Revealing the extent of process heterogeneity in choice analysis: An empirical assessment
Choice analysts increasingly use a mix of revealed preference and stated choice data paradigms to identify preferences of samples of individuals that are used to infer behavioural response and willingness to pay for specific attributes. These data are in a sense artificial constructs that are developed to approximate real choice settings of the way that individuals process relevant information in making choices. As such, all data designs formalized through a survey instrument seek information through questions that become descriptions of events and as such the probabilities of choice that are of interest are strictly probabilities attached to event descriptions and not choice probabilities of events per se. The recognition of this distinction, initially noted by Kahneman et al. [Kahneman, D., Slovic, P., Tversky, A., 1982. Judgement under uncertainty: Heuristics and biases. Cambridge University Press, New York], can be captured, at least in part, through the idea of process heterogeneity, as a way of recognizing and accounting for the many ways in which individuals process information, and in part is influenced by the way the analyst describes the context in which preference data is sought. Building on previous contributions on attribute processing, this paper draws on recent empirical evidence to further reinforce the importance of joint modelling of process and outcome in choice analysis. This study adds to the evidence of a trend emerging on the upward bias of mean estimates of marginal willingness to pay when ignoring process heterogeneity.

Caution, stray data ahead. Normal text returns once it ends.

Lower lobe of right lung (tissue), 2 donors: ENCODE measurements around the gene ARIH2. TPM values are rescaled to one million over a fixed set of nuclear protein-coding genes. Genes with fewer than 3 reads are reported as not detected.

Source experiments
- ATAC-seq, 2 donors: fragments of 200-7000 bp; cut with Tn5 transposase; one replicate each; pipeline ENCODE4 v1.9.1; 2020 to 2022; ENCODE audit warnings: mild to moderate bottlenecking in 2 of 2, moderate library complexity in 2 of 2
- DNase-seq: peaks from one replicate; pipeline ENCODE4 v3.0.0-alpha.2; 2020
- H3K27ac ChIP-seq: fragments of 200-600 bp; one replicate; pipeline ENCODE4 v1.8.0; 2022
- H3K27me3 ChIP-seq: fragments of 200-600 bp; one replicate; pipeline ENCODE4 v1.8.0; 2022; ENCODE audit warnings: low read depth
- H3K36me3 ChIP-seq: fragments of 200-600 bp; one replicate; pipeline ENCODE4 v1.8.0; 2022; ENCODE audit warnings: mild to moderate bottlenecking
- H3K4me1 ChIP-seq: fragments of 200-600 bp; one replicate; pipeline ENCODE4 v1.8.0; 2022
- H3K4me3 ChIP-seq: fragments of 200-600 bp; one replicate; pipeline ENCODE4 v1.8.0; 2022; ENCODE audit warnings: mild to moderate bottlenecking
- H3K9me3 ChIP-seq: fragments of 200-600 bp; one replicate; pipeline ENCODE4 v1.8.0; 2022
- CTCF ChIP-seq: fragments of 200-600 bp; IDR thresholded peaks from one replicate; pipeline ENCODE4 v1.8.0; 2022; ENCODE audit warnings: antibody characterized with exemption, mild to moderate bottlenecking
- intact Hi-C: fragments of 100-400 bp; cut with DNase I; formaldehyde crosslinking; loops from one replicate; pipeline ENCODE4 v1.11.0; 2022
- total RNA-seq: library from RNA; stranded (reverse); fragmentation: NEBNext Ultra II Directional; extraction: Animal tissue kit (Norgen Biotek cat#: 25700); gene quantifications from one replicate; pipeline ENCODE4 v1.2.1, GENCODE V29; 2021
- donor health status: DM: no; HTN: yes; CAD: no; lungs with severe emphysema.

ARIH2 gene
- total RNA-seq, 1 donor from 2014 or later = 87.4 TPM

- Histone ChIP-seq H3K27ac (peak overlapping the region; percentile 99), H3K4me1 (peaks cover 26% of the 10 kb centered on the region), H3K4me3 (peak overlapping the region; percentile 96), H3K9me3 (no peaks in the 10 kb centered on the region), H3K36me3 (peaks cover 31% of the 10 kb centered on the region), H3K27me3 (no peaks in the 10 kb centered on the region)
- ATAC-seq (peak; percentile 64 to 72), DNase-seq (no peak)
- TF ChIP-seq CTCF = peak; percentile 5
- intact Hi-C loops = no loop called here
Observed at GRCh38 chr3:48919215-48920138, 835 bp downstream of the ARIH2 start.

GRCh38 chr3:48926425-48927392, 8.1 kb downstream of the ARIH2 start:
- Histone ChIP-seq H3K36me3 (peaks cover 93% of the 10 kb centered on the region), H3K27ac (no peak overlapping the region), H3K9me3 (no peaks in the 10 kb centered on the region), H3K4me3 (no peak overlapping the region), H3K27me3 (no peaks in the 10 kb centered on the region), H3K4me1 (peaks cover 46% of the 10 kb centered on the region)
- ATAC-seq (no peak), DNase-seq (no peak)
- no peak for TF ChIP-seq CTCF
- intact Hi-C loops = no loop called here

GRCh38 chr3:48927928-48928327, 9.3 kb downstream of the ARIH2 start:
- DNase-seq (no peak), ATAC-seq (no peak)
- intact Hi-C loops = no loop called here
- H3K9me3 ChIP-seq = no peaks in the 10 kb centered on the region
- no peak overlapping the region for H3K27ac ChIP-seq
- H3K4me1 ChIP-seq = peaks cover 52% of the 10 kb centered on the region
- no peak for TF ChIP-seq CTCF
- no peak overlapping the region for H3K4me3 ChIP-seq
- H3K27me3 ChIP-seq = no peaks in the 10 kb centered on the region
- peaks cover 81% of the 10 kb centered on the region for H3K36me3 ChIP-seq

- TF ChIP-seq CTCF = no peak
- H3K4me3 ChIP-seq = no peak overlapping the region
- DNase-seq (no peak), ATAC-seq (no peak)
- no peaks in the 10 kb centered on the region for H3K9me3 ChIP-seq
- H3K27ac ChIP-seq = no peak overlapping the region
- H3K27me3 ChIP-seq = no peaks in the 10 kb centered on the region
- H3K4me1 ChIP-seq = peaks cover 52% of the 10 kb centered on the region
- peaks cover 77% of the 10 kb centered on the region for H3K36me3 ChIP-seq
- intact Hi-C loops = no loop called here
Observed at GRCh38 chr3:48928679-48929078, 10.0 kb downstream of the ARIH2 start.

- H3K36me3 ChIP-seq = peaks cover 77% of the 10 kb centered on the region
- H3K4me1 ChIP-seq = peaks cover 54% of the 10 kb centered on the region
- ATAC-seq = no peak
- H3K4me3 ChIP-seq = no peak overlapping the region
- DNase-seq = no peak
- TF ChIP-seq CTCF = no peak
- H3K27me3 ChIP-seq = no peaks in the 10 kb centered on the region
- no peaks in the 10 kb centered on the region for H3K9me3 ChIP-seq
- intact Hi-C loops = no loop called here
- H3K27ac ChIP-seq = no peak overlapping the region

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Volume (Year): 43 (2009)
Issue (Month): 2 (February)
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